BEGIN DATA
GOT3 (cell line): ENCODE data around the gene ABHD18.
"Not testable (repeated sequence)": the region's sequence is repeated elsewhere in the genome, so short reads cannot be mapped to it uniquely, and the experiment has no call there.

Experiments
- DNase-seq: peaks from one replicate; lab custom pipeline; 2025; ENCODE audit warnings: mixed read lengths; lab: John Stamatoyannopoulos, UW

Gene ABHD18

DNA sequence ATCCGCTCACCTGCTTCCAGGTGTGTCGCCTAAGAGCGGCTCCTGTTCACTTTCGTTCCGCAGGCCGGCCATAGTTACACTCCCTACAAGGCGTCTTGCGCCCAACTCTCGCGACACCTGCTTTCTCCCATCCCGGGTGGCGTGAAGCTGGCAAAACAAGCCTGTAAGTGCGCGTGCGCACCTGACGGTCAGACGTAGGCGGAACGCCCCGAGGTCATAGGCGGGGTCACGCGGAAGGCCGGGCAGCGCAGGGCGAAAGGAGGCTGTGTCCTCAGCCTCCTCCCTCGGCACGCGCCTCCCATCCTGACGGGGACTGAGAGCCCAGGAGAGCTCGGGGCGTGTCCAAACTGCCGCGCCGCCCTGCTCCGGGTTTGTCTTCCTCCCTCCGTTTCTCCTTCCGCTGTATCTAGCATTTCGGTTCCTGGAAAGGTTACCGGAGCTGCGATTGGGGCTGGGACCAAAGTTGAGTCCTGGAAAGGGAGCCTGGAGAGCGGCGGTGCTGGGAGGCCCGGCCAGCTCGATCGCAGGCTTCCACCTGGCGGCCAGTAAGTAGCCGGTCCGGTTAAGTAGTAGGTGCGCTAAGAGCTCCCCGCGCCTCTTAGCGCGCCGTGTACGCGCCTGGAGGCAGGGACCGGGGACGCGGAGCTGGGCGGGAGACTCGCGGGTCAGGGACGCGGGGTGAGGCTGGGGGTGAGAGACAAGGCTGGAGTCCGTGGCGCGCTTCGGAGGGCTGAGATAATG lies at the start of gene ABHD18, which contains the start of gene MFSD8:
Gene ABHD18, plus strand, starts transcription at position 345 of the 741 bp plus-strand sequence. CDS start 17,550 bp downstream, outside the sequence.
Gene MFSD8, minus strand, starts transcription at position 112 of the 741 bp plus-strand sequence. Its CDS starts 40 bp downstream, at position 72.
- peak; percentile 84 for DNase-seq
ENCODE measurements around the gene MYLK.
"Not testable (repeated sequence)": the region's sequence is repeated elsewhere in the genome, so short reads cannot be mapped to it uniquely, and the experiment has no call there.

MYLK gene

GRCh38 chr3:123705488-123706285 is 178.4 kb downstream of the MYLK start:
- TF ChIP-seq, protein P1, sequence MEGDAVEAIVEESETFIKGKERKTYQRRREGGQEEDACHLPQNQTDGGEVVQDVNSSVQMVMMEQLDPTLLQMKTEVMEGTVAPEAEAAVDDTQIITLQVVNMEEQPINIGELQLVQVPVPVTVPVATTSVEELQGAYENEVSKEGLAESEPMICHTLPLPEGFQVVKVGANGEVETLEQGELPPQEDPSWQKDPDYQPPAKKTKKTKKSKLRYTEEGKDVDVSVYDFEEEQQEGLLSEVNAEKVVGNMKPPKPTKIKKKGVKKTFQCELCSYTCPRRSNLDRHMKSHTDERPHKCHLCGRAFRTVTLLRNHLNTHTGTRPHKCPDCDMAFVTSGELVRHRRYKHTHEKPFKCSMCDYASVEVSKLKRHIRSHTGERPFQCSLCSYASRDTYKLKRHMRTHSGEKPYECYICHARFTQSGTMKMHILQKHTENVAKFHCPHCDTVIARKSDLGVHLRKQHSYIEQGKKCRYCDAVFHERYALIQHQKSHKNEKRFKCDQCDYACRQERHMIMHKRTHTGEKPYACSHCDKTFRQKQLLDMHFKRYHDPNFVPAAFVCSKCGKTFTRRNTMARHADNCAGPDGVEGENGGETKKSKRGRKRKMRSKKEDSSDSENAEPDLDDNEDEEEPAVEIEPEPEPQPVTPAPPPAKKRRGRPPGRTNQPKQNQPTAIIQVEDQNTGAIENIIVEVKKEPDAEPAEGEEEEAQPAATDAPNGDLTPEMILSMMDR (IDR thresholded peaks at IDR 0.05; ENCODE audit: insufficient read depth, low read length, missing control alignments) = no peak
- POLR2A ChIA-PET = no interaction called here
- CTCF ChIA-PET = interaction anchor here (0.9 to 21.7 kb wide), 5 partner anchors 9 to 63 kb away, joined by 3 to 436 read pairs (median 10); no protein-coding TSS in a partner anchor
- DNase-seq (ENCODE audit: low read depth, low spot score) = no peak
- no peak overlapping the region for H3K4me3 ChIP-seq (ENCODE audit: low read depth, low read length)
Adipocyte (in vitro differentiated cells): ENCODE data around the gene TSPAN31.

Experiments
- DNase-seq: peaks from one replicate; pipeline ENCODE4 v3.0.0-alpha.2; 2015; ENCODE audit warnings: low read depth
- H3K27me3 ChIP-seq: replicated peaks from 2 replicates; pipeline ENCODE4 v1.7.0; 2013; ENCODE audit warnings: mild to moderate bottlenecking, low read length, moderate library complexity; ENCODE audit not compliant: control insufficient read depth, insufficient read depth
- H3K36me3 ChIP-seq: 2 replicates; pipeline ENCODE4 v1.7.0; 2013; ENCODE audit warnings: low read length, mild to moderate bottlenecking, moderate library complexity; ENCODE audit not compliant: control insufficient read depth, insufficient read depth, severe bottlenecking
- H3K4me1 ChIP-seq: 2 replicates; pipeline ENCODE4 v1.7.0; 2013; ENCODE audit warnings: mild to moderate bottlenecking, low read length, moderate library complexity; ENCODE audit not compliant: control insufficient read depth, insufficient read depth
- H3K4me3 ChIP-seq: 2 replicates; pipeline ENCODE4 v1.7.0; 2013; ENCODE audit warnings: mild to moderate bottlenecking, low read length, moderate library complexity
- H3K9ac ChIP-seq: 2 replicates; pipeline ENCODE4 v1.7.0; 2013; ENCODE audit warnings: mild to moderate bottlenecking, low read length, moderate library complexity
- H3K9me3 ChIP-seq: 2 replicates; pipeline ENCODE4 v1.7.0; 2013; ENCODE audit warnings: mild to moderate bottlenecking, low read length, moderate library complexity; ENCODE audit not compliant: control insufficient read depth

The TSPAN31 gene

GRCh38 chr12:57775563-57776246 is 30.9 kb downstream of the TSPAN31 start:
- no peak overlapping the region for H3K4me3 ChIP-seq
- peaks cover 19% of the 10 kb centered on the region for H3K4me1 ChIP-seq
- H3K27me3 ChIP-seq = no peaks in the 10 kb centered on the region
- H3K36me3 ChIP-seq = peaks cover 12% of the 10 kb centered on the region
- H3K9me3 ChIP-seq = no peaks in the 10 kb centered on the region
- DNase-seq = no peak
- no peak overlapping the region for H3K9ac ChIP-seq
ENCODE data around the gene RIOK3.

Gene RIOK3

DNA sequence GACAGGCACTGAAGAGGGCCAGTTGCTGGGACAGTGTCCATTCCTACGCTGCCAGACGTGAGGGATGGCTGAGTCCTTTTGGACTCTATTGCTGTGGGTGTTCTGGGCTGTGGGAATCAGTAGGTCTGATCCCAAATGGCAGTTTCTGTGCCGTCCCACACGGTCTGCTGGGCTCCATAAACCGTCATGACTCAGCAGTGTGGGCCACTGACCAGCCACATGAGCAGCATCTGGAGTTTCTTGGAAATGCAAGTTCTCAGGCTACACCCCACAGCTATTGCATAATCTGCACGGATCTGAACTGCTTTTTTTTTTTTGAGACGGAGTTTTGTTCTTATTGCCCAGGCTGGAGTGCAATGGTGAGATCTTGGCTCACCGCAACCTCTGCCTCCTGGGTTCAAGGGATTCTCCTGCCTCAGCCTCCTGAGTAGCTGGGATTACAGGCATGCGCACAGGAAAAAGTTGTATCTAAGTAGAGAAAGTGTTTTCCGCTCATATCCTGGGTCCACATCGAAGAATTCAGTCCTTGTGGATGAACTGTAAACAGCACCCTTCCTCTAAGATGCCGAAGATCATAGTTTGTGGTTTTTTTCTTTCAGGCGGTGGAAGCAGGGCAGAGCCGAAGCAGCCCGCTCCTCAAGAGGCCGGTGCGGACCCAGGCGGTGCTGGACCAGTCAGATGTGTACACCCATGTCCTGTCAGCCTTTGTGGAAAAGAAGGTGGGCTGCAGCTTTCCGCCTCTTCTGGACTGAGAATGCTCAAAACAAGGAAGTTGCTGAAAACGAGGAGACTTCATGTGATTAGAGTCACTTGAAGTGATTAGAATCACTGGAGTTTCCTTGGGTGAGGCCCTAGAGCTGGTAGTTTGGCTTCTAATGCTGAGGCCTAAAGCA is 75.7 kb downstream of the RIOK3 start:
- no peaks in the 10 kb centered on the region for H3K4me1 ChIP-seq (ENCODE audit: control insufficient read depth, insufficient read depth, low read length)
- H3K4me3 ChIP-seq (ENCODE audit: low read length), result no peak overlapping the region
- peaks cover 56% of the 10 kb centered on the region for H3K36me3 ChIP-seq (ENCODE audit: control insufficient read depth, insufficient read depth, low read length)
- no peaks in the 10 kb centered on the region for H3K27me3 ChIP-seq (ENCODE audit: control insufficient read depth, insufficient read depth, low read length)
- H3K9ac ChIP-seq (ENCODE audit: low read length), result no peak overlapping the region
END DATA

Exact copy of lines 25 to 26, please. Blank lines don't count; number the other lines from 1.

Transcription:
- H3K4me3 ChIP-seq: 2 replicates; pipeline ENCODE4 v1.7.0; 2013; ENCODE audit warnings: mild to moderate bottlenecking, low read length, moderate library complexity
- H3K9ac ChIP-seq: 2 replicates; pipeline ENCODE4 v1.7.0; 2013; ENCODE audit warnings: mild to moderate bottlenecking, low read length, moderate library complexity